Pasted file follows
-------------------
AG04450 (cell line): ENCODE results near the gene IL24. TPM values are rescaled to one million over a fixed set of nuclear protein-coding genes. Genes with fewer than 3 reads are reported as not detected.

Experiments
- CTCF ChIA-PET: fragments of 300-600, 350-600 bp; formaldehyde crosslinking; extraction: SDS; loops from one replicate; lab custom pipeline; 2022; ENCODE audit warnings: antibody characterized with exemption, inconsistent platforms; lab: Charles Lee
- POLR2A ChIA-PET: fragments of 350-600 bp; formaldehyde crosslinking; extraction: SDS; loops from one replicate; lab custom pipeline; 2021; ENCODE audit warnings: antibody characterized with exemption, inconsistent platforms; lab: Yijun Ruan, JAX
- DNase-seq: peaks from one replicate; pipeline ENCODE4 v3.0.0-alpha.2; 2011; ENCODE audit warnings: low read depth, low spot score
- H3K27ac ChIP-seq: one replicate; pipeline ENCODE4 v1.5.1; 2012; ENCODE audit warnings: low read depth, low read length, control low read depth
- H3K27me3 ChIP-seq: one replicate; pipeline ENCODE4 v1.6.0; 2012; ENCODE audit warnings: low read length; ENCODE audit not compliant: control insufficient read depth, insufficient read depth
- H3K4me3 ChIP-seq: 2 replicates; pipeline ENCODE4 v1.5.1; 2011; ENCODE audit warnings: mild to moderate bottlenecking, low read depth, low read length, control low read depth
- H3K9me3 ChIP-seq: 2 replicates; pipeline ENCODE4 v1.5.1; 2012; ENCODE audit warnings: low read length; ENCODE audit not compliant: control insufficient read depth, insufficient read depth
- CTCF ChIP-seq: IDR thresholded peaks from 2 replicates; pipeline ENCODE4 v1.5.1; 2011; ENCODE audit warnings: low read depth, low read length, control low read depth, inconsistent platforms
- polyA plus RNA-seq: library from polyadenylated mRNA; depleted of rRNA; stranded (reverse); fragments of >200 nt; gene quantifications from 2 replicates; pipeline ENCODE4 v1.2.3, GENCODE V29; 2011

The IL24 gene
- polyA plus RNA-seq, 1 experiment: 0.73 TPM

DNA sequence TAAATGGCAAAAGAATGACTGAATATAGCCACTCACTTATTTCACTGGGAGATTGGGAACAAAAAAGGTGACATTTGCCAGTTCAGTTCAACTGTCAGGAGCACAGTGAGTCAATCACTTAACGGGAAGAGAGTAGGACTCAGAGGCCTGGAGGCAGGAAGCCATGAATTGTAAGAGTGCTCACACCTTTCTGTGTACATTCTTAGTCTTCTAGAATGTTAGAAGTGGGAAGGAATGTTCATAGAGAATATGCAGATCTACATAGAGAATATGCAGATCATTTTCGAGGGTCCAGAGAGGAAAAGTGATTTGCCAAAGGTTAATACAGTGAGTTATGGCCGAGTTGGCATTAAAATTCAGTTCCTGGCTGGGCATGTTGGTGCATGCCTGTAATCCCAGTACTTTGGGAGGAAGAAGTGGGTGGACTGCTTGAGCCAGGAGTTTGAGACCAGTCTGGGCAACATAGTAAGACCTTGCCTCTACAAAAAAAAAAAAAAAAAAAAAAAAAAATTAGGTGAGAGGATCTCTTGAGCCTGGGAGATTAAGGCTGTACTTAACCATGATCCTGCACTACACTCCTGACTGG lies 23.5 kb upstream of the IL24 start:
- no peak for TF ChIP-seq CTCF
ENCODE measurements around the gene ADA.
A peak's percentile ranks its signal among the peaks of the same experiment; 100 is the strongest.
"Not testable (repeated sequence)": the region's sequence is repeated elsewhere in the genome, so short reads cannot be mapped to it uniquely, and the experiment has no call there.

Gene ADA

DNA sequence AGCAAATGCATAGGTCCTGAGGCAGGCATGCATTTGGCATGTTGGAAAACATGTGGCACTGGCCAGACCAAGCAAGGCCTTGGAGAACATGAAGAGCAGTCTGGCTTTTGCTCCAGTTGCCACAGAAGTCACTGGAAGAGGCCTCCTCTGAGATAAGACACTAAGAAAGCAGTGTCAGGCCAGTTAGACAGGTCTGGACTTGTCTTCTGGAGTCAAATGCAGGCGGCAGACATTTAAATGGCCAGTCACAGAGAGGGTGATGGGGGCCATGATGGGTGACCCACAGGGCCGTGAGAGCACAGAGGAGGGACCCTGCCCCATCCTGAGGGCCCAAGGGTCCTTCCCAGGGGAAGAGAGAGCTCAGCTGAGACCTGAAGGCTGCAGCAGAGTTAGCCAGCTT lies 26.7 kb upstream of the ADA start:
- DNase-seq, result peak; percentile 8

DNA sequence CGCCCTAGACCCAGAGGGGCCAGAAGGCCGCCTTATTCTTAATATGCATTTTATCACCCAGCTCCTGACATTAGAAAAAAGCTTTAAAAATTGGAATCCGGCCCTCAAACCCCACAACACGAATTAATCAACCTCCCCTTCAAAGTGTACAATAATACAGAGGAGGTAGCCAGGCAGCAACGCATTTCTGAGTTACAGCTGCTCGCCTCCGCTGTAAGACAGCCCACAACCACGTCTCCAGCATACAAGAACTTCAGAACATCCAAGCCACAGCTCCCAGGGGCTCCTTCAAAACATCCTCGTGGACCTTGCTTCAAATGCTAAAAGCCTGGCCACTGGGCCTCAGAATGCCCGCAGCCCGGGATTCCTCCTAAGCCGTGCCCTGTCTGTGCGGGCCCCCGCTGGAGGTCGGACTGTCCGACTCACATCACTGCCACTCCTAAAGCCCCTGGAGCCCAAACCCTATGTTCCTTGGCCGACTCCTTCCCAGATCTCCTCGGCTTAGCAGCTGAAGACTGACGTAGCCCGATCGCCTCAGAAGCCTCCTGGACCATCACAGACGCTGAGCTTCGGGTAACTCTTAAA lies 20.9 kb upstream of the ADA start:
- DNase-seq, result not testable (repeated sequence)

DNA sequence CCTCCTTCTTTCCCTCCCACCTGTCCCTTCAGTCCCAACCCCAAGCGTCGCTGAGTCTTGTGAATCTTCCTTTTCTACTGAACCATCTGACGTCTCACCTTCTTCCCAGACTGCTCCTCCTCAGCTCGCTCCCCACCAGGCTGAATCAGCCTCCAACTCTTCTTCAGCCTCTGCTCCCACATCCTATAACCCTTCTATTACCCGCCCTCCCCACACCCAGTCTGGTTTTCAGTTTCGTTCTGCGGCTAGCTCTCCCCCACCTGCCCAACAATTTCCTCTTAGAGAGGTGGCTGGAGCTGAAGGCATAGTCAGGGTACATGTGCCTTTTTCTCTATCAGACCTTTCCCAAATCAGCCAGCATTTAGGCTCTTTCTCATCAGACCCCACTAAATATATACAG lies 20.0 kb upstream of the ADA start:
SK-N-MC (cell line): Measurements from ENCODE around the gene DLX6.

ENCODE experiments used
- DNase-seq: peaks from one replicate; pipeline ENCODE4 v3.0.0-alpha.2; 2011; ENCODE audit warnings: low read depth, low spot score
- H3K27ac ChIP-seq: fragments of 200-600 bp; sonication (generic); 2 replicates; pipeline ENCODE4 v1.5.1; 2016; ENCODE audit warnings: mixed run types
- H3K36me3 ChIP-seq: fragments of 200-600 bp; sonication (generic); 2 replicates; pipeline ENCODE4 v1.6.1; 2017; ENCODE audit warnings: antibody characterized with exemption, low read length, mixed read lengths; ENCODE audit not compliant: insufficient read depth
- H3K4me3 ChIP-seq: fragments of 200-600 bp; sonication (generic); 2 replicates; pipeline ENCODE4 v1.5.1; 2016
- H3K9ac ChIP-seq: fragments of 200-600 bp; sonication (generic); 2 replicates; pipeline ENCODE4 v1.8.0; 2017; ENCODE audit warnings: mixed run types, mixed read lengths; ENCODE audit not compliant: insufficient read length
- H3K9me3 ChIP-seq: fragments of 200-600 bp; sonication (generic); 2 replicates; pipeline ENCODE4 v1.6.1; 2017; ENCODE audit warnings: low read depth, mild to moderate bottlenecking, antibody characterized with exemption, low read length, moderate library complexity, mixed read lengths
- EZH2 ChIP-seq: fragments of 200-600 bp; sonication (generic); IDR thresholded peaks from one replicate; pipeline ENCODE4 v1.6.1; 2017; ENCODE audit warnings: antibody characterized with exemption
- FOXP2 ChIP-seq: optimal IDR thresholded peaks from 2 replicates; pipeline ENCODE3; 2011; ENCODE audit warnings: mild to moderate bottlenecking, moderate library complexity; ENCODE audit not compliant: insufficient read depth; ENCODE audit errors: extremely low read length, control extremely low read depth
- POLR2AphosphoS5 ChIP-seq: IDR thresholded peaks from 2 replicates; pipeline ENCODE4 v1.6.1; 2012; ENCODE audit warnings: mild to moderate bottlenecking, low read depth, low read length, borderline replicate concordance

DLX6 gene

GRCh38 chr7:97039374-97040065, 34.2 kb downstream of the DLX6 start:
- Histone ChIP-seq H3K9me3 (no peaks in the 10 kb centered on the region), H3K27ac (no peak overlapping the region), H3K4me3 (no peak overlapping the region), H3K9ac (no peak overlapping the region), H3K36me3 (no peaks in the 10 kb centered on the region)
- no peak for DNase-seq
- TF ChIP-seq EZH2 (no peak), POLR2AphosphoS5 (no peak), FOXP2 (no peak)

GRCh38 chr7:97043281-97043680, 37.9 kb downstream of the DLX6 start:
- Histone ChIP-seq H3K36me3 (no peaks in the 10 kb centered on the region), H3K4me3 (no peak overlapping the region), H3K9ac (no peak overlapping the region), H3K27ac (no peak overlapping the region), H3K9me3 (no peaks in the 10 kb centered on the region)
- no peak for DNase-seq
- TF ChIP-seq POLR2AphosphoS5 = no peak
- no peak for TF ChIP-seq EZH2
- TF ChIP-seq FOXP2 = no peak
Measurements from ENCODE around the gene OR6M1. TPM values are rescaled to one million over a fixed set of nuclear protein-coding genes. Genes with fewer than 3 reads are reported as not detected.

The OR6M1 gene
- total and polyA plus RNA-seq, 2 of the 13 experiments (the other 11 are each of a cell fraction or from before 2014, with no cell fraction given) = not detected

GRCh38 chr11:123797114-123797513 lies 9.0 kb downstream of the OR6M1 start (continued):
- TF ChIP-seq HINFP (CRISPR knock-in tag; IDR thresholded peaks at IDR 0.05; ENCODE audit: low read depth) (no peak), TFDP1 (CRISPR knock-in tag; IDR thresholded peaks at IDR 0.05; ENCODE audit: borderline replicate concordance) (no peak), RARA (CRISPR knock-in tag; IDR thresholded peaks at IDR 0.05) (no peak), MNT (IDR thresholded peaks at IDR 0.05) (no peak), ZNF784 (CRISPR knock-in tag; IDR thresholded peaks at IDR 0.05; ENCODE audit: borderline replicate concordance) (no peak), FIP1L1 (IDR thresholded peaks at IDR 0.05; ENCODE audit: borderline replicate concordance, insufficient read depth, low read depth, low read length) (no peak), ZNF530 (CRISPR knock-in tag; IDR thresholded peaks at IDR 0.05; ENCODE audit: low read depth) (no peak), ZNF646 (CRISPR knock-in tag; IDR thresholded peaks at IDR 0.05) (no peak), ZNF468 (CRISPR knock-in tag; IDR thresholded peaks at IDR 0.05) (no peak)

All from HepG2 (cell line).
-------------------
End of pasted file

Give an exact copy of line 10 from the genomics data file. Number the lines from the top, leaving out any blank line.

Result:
- CTCF ChIP-seq: IDR thresholded peaks from 2 replicates; pipeline ENCODE4 v1.5.1; 2011; ENCODE audit warnings: low read depth, low read length, control low read depth, inconsistent platforms